When the jury and judges awarded Elizabeth Fenn the 2015 Pulitzer Prize in History for her book, Encounters at the Heart of the World: A History of the Mandan People, their citation described the book as “an engrossing, original narrative showing the Mandans, a Native American tribe in the Dakotas, as a people with a history.”
Strange phrase, “a people with a history.” Is there a people without a history? Or did the judges perhaps mean”a people with a recorded history”? If we set these questions aside, we encounter a further conundrum: Under the rules for the Pulitzer Prize in History, the award goes to “a distinguished and appropriately documented book upon the history of the United States.” But this is a book about the Mandan.
Notwithstanding questions about how the Pulitzer judges and juries understood what they were doing, Fenn’s remarkable and remarkably well-written book richly deserves the Pulitzer Prize. United States history cannot be understood apart from its entanglement with the Indigenous Peoples of the land. In “Encounters at the Heart of the World,” Mandan history illuminates American history, from at least the 17th century to the present.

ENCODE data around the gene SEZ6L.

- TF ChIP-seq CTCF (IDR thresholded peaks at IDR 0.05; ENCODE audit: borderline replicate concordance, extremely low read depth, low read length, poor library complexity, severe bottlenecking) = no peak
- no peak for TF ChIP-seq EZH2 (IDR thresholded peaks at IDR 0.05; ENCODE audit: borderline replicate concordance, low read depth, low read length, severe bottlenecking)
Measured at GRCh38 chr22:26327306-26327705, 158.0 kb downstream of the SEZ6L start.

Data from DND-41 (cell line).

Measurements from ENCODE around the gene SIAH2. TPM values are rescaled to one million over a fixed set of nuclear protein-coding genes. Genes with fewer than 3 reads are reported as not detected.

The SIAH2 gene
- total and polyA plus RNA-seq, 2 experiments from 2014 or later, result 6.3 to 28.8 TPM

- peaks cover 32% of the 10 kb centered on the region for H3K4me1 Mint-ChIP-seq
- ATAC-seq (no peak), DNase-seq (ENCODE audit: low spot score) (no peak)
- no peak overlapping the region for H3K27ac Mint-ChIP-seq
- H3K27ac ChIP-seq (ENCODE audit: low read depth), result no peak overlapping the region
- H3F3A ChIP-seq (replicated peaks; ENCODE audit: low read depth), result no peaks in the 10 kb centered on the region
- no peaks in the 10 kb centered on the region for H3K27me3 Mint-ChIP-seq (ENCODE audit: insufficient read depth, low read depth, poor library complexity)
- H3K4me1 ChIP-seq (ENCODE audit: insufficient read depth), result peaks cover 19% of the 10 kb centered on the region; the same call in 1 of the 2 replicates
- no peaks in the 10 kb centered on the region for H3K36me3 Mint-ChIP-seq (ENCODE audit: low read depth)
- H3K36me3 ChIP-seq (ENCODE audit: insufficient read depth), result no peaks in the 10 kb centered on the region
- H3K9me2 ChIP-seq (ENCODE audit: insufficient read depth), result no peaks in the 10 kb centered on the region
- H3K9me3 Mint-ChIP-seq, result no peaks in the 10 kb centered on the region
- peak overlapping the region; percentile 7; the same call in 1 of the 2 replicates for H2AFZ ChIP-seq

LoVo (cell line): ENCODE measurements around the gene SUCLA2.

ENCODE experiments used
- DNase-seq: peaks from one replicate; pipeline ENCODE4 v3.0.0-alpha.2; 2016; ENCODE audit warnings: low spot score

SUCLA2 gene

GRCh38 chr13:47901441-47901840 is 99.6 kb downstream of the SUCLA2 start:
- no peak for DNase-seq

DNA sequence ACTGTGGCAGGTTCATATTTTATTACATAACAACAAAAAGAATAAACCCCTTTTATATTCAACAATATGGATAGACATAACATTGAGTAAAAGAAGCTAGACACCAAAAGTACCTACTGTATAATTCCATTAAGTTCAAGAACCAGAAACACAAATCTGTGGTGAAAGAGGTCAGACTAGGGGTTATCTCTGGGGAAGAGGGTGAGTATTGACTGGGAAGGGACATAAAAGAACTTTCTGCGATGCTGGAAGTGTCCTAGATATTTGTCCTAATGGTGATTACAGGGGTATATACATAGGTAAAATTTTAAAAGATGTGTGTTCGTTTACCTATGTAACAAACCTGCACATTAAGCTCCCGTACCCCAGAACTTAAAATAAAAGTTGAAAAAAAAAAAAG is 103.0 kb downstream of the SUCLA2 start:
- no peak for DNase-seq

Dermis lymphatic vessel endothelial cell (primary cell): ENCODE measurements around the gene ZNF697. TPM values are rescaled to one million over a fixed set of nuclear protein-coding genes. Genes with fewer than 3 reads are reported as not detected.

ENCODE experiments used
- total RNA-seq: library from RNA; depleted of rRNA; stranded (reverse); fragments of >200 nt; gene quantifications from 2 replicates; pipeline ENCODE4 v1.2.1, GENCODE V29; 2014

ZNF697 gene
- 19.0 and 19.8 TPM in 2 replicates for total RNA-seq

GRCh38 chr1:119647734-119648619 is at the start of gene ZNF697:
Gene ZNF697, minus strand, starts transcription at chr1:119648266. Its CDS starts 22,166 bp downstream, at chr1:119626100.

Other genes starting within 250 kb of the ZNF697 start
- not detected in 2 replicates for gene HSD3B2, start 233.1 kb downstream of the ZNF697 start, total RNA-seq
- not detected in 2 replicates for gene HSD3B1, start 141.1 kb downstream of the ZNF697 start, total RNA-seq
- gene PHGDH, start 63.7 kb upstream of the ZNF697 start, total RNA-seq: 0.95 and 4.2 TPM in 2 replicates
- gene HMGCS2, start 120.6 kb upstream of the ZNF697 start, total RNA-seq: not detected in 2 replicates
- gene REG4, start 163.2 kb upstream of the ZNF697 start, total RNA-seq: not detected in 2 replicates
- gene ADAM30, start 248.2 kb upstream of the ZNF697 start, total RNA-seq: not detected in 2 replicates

The title—Encounters at the Heart of the World—reflects first of all Mandan self-understanding. Two Mandan creation stories—one of migration led by Good Furred Robe, the other of Lone Man and First Creator making land—each convey the position of the Mandan at the center of the world. The Mandan sense of centrality coincides with a geographic fact: the Mandan homeland occupies an area about 100 miles south of the geographic center of North America.